The main results obtained so far are: characterization of all main photophysical and photochemical decay paths of nitrobenzene, including the characterization of two non-previously reported reactive singlet-triplet crossing regions leading respectively to nitric oxide and epoxide ring formation, and the evaluation of a possible roaming path mediated by a conical intersection between the S1 and S0 states; characterization of the main critical points and decay paths for 1- and 2-nitronaphthalene, comparing the main similarities and differences among the three molecules; improvement of the DD-vMCG code in the Quantics package so to be able to treat both vibronic and spin-orbit couplings; resuls on the timescale and amount of population transfers between both singlet and triplet states after excitation of the S1 state of the three compounds, based on DD-vMCG dynamics.
The results obtained during the project were disseminated through talks and poster in various congresses and conferences. In particular: 4 four talk were delivered, five posters were presented; a total of eleven scientific meetings were attended. The various results obtained on nitrobenzene were published in the Journal of Chemical Theory and Computation (JCTC 2017, 13, 2777-2788).

Progress beyond the state of the art and expected potential impact (including the socio-economic impact and the wider societal implications of the project so far)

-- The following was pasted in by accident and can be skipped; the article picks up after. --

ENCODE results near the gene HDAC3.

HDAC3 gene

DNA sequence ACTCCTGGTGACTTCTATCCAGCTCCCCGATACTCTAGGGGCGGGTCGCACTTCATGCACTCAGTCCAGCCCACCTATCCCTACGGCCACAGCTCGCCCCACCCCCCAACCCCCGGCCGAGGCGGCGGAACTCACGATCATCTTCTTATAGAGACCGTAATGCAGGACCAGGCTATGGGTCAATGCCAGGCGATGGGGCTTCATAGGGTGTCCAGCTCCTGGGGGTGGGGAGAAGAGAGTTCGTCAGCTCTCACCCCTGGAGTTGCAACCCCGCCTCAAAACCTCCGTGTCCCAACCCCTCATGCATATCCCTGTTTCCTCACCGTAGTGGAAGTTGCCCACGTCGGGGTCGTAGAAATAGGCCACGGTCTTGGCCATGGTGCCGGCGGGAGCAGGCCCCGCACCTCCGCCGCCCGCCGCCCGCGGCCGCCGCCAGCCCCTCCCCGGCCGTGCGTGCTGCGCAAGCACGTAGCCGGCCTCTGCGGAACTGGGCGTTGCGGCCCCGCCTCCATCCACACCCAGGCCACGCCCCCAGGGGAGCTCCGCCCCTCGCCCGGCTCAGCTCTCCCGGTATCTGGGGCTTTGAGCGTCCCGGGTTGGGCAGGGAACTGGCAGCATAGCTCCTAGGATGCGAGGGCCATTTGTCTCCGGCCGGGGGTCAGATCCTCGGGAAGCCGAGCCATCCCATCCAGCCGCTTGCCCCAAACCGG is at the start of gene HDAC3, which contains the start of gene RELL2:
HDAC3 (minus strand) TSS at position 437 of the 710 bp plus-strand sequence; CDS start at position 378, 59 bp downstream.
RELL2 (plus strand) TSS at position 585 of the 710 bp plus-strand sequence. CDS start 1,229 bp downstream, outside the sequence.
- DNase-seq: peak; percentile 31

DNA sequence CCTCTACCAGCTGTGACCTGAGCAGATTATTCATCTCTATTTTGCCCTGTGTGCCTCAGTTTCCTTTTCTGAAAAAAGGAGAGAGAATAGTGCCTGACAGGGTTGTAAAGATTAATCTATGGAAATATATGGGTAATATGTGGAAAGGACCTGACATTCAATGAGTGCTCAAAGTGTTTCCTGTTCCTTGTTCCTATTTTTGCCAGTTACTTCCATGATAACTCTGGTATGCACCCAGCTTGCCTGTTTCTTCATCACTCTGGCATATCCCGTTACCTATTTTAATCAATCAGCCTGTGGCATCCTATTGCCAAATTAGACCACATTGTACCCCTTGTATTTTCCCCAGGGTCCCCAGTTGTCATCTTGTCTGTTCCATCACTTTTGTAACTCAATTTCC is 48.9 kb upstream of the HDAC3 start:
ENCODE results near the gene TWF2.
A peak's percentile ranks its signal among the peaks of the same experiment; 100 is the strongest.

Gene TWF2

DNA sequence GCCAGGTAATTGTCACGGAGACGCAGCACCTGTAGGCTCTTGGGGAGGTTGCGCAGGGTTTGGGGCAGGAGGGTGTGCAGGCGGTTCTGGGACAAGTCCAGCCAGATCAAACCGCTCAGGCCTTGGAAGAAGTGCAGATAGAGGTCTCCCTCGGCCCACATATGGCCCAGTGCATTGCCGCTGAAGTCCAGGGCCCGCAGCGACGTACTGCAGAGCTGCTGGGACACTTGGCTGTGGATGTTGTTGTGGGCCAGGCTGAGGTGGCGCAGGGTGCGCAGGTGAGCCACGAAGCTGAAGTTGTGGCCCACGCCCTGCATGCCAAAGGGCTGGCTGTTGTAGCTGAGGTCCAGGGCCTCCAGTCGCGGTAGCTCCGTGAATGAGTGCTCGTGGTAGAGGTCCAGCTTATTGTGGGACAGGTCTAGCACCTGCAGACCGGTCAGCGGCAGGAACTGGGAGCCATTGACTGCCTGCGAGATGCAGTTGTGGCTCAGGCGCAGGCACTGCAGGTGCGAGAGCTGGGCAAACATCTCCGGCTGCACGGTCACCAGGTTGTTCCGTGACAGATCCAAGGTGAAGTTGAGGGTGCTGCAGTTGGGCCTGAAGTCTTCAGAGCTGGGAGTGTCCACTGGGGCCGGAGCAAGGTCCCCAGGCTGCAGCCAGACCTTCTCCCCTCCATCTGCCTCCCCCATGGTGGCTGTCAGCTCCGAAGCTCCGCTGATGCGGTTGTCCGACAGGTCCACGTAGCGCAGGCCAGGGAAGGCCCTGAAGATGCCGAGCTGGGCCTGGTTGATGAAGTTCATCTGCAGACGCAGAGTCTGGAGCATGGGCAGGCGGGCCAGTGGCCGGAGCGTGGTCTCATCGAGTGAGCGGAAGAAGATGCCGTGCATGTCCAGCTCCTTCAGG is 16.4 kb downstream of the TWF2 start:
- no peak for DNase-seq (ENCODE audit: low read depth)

One of the main progress beyond the state of the art resulting from the present project is the implementation in the vMCG method included in the Quantics package of a code for treating both vibronic and spin-orbit couplings, so to describe population transfers among states having different spin-multiplicity, as the singlet and triplet states involved in the photoresponse of nitrobenzene, 1-nitronaphthalene, and 2-nitronaphthalene. This code development has a potentially huge impact in the field of photophysics and photochemistry, since at present very few programs for running dynamics simulations can take into account population transfers among state with different spin multiplicity. Also, most of such programs are not based on a full quantum dynamics method. The description of states with different spin multiplicity in the framework of the DD-vMCG methods instead allows a full quantum dynamics treatment of them, and of the related population transfers and dynamics. Singlet-triplet population transfers are important in many different molecules, as the ones here studied. Other examples in which singlet-triplet transfers play an important role are canonical nucleobases and modified canonical nucleobases, in particular the ones used in phototherapy as photosensitizers. The project has had an important impact on the ER career, making improve its scientific knowledges and skills, his supervision abilities, his communication skills, and making expand his scientific network. Also the host organization has gain from the transfer of knowledge acquired from the ER.